In order to understand the frustrations of women expressing themselves in ever-increasing forms, we must be clear what in the nature of the family under capitalism precipitates a crisis on this scale. The oppression of women, after all, did not begin with capitalism. What began with capitalism was the more intense exploitation of women as women and the possibility at last of their liberation.
Consequently, the experiences of women increasingly challenging the prevailing 'womans place' in society were situated historically within the framework of capitalist social relations. Overwhelmingly at the time, this was the experiences of housewives, long-ignored by Marxist theorists busy fetishising their blue-collar husbands in the vast car factories that formed the backbone of global value production for most of the 20th century (see Beverly Silver's 'Forces of Labour'). From this point of departure they go on to describe in much more detail the way in which the hidden reproductive labour of housewives (cooking, washing, childcare...) is indispensible to the reproduction of labour power, and thus capitalist production, since without it their husbands could not return refreshed and ready to work the next day and there wouldn't be a new generation of workers to replace them once capital had exhausted their productive capacities. They conclude that:
The housewife's situation as a pre-capitalist mode of labor and consequently this "femininity" imposed upon her (...) So when we say that women must overthrow the relation of domestic-work-time to non-domestic-time and must begin to move out of the home, we mean their point of departure must be precisely this willingness to destroy the role of housewife.
Leaving the 60s...
Reich/Brinton's thesis is not entirely historical, nor entirely speculative; one only need consider Iran where homosexuality is punishable by death and all sexual relations outside marriage are prohibited to see that sexual repression can be used as a form of social control. It's not just Iran either; abortion remains illegal in Northern Ireland. Similarly, Dalla Costa/James' exposition of the indispensibility of unwaged, domestic labour to the reproduction of industrial workers remains a compelling argument. But what stands out about Iran (and only slighly less so for Northern Ireland ) is precisely its status as a reactionary, religiously backwards anachronism in relation to the contemporary liberal west (which is my point of reference for this discussion). Similarly, the arguments about the housewife-factory worker dyad are a victim of their own insistence that the role of women can only be understood in its historical context; the very societies at which the critique was aimed have since moved from 70% male-dominated, primary and secondary industries to over 70% tertiary sector with an increasingly causalised, mixed-sex workforce.
To a certain extent, this shift can be seen as a success of the very rejection of the role of the housewife Dalla Costa and James called for. Women have struggled for legal equality and to a large extent this has been achieved de jure, although rarely yet de facto. On the other hand it can be seen as a reflection of the economic restructuring required to maintain capital accumlation in the face of militant workforces in the mines and factories of the first world; these industries were outsourced overseas (recreating the same contradicitons there - again Beverly Silver's book is instructive), and consequently the role of the housewife became expendable and womens demands to leave the home could be accomodated within the new 'post-industrial' mode of accumulation (the term 'post-industrial' is problematic because industry has only gone away in a geographic sense, but it's workable for dealing with societies such as our own as entities in their own right, although their global interconnection can't be forgotten). Thus the relation between family structures and class composition is a dialectical one - there's a feedback loop, but unpicking causality even retrospectively is a matter of chicken and egg.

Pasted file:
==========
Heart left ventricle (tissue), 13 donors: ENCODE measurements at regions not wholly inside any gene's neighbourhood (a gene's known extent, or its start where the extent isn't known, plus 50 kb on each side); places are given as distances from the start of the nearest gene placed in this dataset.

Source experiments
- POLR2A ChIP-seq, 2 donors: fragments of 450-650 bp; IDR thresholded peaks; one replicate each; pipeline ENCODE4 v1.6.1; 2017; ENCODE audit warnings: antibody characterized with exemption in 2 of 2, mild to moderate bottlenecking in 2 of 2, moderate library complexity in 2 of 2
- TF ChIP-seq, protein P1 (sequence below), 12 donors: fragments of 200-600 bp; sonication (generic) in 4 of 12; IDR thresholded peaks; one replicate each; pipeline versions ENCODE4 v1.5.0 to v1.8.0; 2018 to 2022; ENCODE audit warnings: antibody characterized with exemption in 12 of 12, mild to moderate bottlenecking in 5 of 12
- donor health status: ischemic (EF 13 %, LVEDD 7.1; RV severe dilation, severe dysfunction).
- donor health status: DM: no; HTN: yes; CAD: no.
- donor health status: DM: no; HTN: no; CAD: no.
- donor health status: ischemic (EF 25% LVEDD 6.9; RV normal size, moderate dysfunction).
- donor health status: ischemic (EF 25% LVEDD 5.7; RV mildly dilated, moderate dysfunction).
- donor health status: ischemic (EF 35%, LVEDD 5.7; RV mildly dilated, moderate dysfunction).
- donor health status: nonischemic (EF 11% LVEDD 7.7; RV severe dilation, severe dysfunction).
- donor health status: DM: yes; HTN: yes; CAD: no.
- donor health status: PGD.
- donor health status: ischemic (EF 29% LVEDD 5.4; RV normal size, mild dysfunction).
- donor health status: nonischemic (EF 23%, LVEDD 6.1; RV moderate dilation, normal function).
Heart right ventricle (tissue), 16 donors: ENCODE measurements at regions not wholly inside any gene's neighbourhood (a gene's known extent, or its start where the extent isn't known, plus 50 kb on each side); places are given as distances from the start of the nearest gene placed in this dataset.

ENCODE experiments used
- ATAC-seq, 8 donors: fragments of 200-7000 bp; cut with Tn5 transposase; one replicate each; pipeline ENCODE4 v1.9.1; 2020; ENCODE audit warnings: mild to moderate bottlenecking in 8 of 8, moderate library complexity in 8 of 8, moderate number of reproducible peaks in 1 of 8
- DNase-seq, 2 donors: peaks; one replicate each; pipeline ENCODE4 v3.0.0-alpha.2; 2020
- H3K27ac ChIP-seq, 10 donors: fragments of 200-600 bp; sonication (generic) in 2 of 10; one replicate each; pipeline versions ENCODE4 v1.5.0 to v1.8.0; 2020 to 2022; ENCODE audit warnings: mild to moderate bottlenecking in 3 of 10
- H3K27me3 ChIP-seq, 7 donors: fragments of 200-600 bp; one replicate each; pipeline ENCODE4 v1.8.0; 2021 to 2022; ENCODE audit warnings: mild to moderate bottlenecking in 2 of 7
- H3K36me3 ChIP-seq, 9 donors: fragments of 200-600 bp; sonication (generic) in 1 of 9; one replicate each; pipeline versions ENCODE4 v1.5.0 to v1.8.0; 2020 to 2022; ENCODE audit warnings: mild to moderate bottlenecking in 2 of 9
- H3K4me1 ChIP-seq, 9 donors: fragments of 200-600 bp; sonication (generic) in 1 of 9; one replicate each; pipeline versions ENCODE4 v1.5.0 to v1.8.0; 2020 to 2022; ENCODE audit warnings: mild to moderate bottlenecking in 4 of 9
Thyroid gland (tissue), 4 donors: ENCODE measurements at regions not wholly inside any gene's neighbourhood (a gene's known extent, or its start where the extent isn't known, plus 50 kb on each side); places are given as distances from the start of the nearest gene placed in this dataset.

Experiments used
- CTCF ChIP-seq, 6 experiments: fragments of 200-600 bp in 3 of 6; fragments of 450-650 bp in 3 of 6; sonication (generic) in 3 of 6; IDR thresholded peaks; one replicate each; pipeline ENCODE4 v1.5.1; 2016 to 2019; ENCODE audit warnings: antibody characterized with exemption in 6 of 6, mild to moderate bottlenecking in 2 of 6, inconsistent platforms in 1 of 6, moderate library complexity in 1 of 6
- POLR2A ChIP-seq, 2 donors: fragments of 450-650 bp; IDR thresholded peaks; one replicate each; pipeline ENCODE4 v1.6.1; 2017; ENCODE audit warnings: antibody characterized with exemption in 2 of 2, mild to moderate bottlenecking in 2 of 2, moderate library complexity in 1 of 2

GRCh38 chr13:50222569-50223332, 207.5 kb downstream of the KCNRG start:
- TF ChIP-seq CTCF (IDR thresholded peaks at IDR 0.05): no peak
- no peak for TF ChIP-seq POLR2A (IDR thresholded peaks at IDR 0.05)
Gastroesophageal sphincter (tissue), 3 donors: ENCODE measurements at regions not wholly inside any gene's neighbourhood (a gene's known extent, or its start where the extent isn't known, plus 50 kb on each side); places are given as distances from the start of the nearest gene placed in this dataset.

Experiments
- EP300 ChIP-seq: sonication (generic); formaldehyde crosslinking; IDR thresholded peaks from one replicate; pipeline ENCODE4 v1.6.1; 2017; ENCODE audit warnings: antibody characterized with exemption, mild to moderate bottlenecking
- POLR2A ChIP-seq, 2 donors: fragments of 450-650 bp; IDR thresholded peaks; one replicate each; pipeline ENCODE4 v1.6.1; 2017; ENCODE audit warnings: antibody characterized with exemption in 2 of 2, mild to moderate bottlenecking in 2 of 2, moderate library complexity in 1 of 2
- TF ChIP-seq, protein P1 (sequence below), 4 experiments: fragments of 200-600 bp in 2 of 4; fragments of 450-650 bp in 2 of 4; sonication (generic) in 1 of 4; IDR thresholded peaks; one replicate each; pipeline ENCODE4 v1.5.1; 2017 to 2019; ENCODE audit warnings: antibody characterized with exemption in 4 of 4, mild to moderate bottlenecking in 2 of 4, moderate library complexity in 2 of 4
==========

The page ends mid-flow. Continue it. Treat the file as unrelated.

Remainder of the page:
The important thing for the discussion at hand however is that this shift has occured, both in the mode of accumulation and the prevailing family and sexual norms. Conservatives lament the decline of 'family values' by which they mean the marriage as a patriarchal, proprietory institution in much the same way as leftists lament the 'disappearance' of the blue collar working class to whom their affirmative fetishes of social change were so closely tied. Consequently, attacking conservative, repressed religious morality misses the boat - by several decades. After all I'd wager far more people queue for clubs on a Saturday night in the hope of a casual fuck with a stranger than roll into church the next day to be lectured about such behaviour. The lesson of the past decades is there's nothing subversive about who or how you fuck. In fact promiscuous sexuality provides the perfect foil to 'tolerant' post-industrial liberal multicultural consumer capitalism, in much the same way as conservative religious morality complimented a society of factory discipline and nuclear families with its roles of the breadwinner and the housewife.
...And arriving in the present
Just think of the proliferation of gay pride marches, the pink pound etc. Demographics. Target markets. Far from being a "rigid, asexual system", if going out on the weekend and engaging in whatever sexual activity floats our boat helps us distract/recharge ourselves ready to return to work on Monday morning, then capital's all for it. I think the most useful theorist for the post-60s context is Slavoj Žižek. Žižek argues that sexual repression has largely been replaced by 'jouissance' ('excess enjoyment') in consumer capitalism. Capital has fully endorsed the slogan 'it is forbidden to forbid', and the injunction is now to indulge to excess (for Žižek the commodity that epitomises this is chocolate laxatives).
Under the dictum 'sex sells' the universal commodification that characterises capitalist development is accompanied by a universal sexualisation. So we read articles perving about the 15 year-old Charlotte Church's tits opposite an article decrying satire of paedophile hysteria as 'sick'; jouissance overleaf from repression. In fact arguably anti-paedophile hysteria can only be understood as a product of a society that pervasively sexualises its pre-pubescents (Bratz etc); spectacle aghast at its own reflection?